Some of the secrets of evolution could be found in the molar teeth of three mammoths that roamed northeastern Siberia — two of them more than a million years ago.
A research team on Wednesday published a study in the journal Nature detailing the successful collection of DNA from fossilized mammoths, making it by far the oldest genetic material ever studied.
And its age is only part of its importance. Scientists said they can compare the DNA samples to reveal how the genetics of an earlier species changed as it evolved into a later species, also known as speciation.
“This is the first time that anyone has ever sampled before and after a speciation event, to trace the genomic changes that happen during speciation,” said Love Dalén, a professor in evolutionary genetics at the Centre for Palaeogenetics in Stockholm and an author of the study.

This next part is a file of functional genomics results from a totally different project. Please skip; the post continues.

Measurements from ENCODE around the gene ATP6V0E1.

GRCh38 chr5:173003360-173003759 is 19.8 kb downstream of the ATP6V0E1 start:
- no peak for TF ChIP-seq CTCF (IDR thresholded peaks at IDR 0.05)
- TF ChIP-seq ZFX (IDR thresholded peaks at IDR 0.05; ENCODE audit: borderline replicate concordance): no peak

The oldest “ancient DNA” previously recovered was from the remains of a Siberian horse about half as old as the mammoths.
The study describes research on the fossils of three mammoths unearthed in the 1970s by Russian paleontologists. They’ve since been kept in archaeological collections, and the new study used DNA extracted from their molar teeth, Dalén said.